Living the Dream: El Lissitzky

April 29, 2010

In design circles, the Dutch town of Eindhoven is best known for its excellent Design Academy – which has produced some of the biggest names in the field over the past decade. (Many of them were featured in the recent V&A show Telling Tales.) But on a recent visit, I discovered that Eindhoven has another big attraction – the Van Abbe Museum, a venue for modern and contemporary art that features some of the best curating I’ve seen in a long time.


When I visited, the Van Abbe was absolutely packed with great things. There was a piece by British artist Martin Creed in the lift, which consisted of a chorus of voices singing a single chord (it went up in pitch as you ascended, down as you descended). There was a complete recreation of an exhibition from 1983, which gave you the feeling of stepping back in time. And the lobby had been completely covered in funny and incisive drawings by the Romanian artist Dan Perjovschi, who has also done his thing at MoMA and Tate Modern.


But what really caught my imagination at the Van Abbe was the museum’s use of the El Lissitzky Archive – the biggest collection of the artist’s work outside of Russia. El Lissitzky was one of the Constructivist artists who was inspired by the Revolution to make abstraction into a political art form. (Also see my previous post on this, Russian Arc.) He was also a big influence on the Bauhaus and De Stijl. Here’s a self-portrait photo collage from 1925, showing him as ‘The Constructor’:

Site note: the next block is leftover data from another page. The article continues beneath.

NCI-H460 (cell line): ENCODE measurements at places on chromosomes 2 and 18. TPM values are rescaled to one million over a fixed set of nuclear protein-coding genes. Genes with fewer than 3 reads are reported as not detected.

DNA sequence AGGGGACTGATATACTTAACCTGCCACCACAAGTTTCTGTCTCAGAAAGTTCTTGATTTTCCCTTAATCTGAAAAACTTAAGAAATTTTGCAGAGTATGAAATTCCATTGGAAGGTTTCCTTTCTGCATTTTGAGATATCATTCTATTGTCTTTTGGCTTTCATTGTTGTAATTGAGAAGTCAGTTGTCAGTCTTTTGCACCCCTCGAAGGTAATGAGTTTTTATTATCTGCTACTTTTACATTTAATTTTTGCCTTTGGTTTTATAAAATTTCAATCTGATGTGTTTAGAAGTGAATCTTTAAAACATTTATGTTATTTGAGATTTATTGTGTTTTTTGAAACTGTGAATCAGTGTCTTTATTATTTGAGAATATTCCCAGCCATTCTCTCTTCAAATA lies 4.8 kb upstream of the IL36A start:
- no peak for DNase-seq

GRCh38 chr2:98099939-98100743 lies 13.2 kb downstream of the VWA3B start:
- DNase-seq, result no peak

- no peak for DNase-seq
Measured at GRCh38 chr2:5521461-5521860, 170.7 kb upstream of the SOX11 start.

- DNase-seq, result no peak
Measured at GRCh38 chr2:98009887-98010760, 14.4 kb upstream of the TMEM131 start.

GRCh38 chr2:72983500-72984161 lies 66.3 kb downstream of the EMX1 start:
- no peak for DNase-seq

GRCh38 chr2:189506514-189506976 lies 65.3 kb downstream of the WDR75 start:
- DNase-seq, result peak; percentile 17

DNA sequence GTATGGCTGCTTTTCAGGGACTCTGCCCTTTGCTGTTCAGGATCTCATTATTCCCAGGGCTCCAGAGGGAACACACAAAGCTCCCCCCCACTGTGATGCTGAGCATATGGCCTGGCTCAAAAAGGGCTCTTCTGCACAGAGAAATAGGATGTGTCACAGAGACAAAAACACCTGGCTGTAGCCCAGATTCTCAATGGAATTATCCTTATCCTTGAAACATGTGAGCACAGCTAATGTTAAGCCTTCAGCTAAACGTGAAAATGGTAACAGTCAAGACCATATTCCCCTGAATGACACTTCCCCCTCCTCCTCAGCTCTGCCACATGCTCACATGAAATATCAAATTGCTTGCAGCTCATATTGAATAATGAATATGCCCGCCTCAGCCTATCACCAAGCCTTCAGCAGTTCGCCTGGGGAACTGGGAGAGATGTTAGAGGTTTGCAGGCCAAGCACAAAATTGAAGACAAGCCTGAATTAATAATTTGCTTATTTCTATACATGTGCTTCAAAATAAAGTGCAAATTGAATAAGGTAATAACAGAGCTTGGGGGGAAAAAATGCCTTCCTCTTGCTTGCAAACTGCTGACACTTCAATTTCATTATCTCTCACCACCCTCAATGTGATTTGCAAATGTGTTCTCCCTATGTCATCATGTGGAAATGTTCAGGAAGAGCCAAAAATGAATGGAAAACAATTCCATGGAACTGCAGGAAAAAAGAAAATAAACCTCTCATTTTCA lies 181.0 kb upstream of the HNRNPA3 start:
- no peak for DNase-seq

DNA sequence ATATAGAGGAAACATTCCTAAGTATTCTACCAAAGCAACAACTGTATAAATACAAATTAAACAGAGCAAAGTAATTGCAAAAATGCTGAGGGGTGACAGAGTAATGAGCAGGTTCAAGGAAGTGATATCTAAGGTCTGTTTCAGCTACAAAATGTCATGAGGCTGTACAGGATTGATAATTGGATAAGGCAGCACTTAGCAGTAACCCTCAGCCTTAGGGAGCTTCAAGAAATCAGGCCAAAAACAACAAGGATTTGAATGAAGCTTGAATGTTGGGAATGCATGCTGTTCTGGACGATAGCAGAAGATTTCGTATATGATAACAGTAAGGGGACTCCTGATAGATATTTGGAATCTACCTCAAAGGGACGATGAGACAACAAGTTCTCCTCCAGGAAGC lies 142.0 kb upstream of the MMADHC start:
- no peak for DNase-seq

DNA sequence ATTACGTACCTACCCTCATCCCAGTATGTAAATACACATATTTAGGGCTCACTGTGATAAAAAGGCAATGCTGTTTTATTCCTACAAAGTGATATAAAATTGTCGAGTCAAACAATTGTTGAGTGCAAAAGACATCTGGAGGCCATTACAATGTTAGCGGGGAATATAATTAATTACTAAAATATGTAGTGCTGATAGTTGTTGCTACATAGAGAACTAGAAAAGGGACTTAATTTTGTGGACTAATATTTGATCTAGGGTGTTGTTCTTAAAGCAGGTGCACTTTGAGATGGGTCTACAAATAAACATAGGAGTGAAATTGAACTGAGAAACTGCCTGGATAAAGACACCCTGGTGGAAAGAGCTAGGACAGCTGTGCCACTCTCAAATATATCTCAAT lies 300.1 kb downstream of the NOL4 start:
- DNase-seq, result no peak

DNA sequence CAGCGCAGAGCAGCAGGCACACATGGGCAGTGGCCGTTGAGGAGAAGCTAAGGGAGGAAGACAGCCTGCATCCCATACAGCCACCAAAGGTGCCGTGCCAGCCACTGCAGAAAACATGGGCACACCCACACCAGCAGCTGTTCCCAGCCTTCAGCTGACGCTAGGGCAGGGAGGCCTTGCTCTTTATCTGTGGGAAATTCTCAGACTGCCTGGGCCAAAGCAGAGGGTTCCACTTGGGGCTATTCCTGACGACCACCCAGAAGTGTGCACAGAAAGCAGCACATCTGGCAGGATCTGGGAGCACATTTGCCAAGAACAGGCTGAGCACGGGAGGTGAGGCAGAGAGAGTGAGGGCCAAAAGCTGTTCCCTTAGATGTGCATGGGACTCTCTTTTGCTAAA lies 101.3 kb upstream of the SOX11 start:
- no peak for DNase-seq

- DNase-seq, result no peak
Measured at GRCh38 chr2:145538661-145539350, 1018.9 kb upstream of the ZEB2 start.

Not much of El Lissitzky’s work survives, for a number of reasons. First, he lived in tumultuous times – the Revolutionary government he supported eventually turned against the Constructivists. Second, he often worked in media that were ephemeral, such as set design. And third, and most importantly, he was a utopian. Like many modernists he constantly came up with schemes so radical they were unlikely to be built, like this amazing speaking tribune for Lenin.

These were sketches that were never going to be real products – and the abstract, somewhat magical space of his renderings (especially his ‘Proun’ works) reflects this. But the Van Abbe Museum has decided they’re not satisfied with the unrealized drawings in their collection. They’ve put up one of Lissitzky’s slogans on the wall: 


And they’ve taken it seriously. In some cases, like the below theatre set design, they have re-built lost examples of Lissitzky’s work, doing their best to translate his impossible shapes into real materials.


In other cases, they’ve created Lissitzkys that never existed in the first place – like these amazing, huge sculptures in the museum’s courtyard fountain, based on an El Lissitzky drawing.


Looking at these monuments, it struck me that they were an intensification of what museums always do. We present the material traces of bygone ideas and ideals, often in a purer form than was ever possible in the past. By enacting El Lissitzky’s visionary sketches, the Van Abbe has taken design drawings more seriously than any design museum. They have made themselves into a retrospective utopia.

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